The inability of the Suns' second unit to establish a rhythm and maintain the flow that the starters set in motion has already cost the Suns several games, and even led to our own Alex Laugan to coin the "2nd Quarter Rule" based on this very problem, in which he proposed that the Suns chances of winning or losing a game could actually be predicted with 90% accuracy by whether or not they won the second quarter when the bench plays most of the minutes.
This issue has led many fans to cringe when Nash leaves the floor, and call for Alvin Gentry to put Nash back in as soon as either Telfair or Price make a mistake. But what if the problem was that the second unit hasn't been given enough time on the floor or trust to work through the problems? Well according to an article from Paul Coro of the AZ Republic, Sebastian Telfair apparently believes just that.
Read on after the jump for more...
In the article, Sebastian Telfair explains why he thinks the Suns' struggled in the first half of the season.
"I think there should've been more put on us in the first half of the season. We should've been used more. We're going to win or lose a lot of games with the second unit."
At face value, this seems to make sense. After all, the bench unit this season is comprised of mostly new players to the Suns who did not have much of a training camp to work together or establish any kind of continuity before being thrown to the sharks. Sebastian Telfair, Ronnie Price, Shannon Brown, Michael Redd, and Markieff Morris are all new to this system, with only Robin Lopez, Hakim Warrick, and Josh Childress having experience working together.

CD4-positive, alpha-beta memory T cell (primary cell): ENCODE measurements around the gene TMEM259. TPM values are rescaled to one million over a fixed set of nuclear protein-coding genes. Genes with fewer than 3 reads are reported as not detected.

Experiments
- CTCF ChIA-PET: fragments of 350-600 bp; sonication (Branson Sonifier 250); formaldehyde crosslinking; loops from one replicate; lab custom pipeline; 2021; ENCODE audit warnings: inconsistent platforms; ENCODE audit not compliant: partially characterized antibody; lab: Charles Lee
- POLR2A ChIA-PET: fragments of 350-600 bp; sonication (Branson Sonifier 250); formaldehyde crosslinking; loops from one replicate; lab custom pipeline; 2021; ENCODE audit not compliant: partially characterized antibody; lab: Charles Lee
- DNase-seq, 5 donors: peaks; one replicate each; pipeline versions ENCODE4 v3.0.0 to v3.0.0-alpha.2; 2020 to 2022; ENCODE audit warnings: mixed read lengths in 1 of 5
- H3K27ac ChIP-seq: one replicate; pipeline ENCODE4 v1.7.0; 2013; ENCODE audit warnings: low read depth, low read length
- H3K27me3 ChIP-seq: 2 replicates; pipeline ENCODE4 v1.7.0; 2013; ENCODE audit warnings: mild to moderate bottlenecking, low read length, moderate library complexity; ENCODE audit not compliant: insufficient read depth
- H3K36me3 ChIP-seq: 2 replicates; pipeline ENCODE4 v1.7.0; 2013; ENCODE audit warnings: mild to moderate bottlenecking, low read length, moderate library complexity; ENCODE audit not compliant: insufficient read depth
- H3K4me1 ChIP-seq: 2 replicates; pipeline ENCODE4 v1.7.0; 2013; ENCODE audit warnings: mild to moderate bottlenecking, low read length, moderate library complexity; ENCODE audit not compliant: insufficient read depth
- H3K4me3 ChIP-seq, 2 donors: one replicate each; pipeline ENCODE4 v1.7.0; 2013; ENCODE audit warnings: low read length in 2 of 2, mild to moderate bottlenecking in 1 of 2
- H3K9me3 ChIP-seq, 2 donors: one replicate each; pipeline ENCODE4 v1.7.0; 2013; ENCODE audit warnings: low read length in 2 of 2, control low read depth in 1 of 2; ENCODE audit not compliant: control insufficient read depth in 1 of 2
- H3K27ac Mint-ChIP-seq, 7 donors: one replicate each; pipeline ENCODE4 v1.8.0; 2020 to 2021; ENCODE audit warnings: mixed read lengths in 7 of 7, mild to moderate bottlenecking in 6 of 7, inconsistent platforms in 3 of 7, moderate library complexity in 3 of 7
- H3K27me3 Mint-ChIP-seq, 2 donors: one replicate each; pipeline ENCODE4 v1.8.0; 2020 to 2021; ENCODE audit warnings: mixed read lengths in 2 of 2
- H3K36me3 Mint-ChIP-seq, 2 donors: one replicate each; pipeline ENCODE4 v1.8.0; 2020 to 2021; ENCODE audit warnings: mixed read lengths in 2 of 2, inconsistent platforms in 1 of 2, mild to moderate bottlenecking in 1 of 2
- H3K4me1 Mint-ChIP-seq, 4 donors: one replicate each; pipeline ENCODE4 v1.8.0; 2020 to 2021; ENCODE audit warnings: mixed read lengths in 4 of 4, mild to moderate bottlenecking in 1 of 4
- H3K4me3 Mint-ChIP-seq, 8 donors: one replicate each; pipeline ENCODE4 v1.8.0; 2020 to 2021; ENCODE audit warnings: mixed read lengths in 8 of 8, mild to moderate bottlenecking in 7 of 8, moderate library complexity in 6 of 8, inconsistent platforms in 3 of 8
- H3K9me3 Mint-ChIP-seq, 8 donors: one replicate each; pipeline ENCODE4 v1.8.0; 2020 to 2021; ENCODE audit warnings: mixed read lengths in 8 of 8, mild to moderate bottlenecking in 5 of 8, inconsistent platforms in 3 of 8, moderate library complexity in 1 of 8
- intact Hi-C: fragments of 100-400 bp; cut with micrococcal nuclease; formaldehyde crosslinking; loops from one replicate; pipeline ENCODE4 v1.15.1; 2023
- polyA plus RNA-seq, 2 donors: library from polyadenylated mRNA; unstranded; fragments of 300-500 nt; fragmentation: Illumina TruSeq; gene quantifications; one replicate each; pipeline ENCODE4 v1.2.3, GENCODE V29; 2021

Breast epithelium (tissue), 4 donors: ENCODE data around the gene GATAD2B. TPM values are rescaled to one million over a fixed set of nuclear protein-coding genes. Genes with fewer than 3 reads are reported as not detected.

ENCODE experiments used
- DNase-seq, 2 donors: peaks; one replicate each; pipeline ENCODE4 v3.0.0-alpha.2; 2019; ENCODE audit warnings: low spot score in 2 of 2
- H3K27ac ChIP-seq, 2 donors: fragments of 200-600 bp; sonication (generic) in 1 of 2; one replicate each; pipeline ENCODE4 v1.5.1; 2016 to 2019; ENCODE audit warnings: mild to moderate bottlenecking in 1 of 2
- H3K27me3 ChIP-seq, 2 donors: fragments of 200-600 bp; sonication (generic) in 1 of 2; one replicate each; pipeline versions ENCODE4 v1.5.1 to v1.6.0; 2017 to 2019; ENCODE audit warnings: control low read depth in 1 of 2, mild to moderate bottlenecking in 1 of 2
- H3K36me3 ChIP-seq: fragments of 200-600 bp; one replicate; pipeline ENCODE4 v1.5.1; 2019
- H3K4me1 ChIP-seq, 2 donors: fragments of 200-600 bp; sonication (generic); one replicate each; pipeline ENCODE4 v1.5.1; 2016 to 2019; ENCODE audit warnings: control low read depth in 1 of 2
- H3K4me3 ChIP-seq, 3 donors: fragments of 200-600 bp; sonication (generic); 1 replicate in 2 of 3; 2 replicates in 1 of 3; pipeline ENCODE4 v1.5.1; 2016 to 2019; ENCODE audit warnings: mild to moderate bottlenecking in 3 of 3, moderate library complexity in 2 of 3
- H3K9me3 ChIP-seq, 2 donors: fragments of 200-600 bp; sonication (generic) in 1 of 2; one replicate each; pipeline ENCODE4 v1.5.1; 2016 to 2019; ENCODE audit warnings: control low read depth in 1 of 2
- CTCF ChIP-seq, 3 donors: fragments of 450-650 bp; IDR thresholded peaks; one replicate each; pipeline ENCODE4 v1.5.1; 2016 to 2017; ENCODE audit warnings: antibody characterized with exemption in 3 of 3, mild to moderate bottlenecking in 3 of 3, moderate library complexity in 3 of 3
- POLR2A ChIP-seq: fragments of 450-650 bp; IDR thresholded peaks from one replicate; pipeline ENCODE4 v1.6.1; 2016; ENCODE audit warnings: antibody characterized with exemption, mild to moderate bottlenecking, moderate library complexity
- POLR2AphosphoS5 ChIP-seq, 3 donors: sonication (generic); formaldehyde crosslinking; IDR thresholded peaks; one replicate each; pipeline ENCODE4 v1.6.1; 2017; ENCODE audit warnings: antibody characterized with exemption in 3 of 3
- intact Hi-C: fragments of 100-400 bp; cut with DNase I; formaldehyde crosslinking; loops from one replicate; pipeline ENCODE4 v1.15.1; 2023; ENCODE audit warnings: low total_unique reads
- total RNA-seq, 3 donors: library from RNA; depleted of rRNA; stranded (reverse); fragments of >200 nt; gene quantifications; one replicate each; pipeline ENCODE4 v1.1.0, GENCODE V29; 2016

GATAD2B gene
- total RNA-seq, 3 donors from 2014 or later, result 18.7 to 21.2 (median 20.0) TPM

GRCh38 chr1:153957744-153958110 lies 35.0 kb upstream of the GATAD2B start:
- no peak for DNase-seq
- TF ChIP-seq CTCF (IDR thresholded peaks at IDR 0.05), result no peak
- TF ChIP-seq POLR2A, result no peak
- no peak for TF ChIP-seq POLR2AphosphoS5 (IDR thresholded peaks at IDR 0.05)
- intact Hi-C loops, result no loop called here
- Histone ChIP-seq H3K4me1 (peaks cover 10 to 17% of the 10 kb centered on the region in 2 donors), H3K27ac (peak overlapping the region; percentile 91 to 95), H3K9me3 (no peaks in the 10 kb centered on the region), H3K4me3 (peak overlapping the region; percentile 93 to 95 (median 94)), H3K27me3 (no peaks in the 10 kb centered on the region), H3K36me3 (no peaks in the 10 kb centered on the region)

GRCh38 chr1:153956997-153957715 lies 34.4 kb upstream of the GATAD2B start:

But how can head coach Alvin Gentry justify giving more minutes to a unit who is struggling so mightily, when the team is fighting to win each and every game for a chance just to qualify for the last spot in the playoffs? It's a catch-22. Plus, does Telfair's assertion really explain all of the troubles the second unit is having? Doubtful.
Sebastian then went on to explain some of what he thinks are the causes of the second unit's struggles thus far.
"When we struggle offensively is when we get scored on defensively. When we come down and run set plays every time, that doesn't work for the second unit as well as the starters. The key for us is coming out with energy on defense and getting out in transition. That's how the ball is going to get moved. Half-court hasn't worked the first half of the season, and I don't think it's going to work in the second half. Defense is the key."
This observation also seems to have some merit as it appears that the strength of the second unit is its athleticism, speed, and youth compared to the starters; and since they have not had the time to gel as a unit, they are more effective on the break and in transition than they are in a traditional half-court set.
So what should be done? Well, for the time being the Suns appear to be on a roll starting the second half of the season with two impressive wins over the Minnesota Timberwolves and the L.A. Clippers, despite the continued poor performance of the bench.
Going by the old saying if it ain't broke, don't fix it, it probably wouldn't be the best time for Gentry to force the issue with the second unit in an attempt to overcome their problems. But if the Suns' really do plan on competing for a playoff spot this season, it's an issue that simply cannot be ignored much longer. With the trade deadline fast approaching, the Suns will have to make a decision of whether or not to make a move in an attempt to improve their roster, or stick it out until the off-season with what they already have.
One thing's for sure, what was once a strength for the Suns over the past couple of seasons is now one of their biggest weaknesses, and something will have to change regarding the lack of productivity from the second unit if the Suns are serious about saving the season.